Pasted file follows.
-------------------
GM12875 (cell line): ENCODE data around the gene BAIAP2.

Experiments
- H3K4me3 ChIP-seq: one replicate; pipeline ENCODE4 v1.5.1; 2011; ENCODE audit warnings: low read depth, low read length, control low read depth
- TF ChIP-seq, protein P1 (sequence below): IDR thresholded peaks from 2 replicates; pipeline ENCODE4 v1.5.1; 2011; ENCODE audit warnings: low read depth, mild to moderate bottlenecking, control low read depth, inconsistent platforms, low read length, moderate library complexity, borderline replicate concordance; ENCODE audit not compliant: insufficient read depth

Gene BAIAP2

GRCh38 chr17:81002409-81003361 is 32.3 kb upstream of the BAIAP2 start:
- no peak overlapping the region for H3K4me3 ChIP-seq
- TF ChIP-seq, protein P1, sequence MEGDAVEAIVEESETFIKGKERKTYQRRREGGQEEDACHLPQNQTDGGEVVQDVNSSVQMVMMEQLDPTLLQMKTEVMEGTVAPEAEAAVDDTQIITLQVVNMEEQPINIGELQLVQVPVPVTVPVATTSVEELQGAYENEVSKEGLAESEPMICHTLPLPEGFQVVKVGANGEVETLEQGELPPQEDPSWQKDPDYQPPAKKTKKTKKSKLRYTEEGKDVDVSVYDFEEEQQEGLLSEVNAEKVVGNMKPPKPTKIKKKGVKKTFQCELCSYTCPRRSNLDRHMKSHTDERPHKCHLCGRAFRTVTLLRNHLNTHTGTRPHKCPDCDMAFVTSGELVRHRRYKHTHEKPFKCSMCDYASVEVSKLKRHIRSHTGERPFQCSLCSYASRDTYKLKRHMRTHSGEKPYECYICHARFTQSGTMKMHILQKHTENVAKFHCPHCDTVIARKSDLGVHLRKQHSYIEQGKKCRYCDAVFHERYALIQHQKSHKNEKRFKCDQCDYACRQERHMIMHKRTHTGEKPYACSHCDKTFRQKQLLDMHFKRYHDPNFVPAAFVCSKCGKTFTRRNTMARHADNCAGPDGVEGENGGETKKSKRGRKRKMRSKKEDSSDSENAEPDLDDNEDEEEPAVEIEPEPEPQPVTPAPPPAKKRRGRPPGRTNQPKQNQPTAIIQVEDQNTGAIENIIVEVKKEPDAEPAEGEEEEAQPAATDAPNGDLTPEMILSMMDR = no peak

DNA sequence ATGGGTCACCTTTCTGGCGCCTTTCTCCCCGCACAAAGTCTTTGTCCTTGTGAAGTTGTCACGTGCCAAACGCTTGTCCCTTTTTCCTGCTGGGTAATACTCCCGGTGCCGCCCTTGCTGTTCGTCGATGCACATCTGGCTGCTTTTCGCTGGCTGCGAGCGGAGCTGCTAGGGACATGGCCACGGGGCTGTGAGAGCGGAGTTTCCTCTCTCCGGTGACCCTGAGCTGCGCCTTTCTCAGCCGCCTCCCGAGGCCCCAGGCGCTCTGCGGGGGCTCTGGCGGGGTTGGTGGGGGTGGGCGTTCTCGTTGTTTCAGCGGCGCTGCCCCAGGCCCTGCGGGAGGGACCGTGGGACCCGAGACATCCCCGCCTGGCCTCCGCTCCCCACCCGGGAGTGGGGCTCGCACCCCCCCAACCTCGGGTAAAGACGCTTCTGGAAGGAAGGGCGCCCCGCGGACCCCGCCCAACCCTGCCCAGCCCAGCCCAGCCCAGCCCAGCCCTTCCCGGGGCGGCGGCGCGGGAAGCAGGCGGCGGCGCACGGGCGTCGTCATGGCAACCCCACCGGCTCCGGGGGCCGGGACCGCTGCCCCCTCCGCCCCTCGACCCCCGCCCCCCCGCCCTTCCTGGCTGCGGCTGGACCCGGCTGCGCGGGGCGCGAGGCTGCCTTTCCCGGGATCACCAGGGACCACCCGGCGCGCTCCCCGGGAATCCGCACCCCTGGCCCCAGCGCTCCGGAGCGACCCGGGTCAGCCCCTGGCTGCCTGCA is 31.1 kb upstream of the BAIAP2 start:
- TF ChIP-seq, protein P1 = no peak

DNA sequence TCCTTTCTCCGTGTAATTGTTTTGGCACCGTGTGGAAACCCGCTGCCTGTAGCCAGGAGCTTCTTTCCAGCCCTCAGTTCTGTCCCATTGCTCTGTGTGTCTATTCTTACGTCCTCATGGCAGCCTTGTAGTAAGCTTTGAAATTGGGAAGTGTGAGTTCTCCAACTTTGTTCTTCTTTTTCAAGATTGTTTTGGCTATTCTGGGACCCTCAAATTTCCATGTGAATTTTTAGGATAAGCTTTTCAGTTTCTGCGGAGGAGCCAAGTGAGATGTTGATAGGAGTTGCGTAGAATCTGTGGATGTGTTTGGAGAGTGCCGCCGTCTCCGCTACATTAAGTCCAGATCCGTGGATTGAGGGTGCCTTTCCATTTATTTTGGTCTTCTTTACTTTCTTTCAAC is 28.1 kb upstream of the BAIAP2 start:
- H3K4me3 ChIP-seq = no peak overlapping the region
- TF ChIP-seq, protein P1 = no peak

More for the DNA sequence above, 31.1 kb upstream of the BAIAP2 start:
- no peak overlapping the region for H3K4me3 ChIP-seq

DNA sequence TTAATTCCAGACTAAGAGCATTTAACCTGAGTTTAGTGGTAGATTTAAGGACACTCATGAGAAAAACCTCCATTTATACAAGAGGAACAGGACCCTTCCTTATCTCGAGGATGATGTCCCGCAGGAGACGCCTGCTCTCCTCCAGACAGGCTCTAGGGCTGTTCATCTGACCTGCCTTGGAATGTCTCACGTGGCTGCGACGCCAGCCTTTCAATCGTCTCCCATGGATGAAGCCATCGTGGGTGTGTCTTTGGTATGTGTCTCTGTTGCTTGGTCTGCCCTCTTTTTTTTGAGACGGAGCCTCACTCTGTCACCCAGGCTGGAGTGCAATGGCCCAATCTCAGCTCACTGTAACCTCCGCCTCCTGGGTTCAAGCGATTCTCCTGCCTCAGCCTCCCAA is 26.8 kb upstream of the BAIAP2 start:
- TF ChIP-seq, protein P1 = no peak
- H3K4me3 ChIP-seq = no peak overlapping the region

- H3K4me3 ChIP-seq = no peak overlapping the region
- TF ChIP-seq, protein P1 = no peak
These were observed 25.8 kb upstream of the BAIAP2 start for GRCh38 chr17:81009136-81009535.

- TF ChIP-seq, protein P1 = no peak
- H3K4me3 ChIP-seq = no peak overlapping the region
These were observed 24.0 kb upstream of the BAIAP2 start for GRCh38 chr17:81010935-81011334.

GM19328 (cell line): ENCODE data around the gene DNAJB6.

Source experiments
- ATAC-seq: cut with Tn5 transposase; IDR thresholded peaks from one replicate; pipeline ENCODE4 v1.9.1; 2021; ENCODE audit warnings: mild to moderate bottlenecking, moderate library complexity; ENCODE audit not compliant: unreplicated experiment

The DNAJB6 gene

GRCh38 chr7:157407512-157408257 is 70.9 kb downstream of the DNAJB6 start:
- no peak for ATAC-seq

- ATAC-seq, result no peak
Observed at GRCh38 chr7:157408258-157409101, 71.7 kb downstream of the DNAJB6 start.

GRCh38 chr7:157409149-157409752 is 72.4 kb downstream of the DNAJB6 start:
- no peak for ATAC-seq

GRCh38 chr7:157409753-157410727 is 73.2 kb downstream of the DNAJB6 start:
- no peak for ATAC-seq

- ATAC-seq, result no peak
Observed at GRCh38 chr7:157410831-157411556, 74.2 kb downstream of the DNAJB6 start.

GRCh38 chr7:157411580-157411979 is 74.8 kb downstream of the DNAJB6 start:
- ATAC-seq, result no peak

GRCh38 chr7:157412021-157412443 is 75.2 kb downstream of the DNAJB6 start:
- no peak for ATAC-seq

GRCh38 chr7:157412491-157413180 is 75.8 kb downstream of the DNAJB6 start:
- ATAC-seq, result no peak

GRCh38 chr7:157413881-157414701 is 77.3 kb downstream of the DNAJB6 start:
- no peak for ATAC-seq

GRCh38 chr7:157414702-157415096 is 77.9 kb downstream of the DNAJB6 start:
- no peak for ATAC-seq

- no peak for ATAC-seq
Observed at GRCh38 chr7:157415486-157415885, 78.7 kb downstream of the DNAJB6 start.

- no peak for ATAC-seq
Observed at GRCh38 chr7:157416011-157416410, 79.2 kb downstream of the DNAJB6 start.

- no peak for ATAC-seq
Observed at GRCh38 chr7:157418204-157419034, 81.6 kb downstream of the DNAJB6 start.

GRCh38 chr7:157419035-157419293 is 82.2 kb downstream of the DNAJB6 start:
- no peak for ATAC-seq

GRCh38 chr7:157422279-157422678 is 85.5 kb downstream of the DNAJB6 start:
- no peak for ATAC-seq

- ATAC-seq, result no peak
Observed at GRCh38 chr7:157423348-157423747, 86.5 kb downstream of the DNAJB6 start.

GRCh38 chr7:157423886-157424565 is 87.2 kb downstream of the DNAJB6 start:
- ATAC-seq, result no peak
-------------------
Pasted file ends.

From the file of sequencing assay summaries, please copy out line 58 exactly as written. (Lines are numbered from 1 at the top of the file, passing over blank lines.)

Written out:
- no peak for ATAC-seq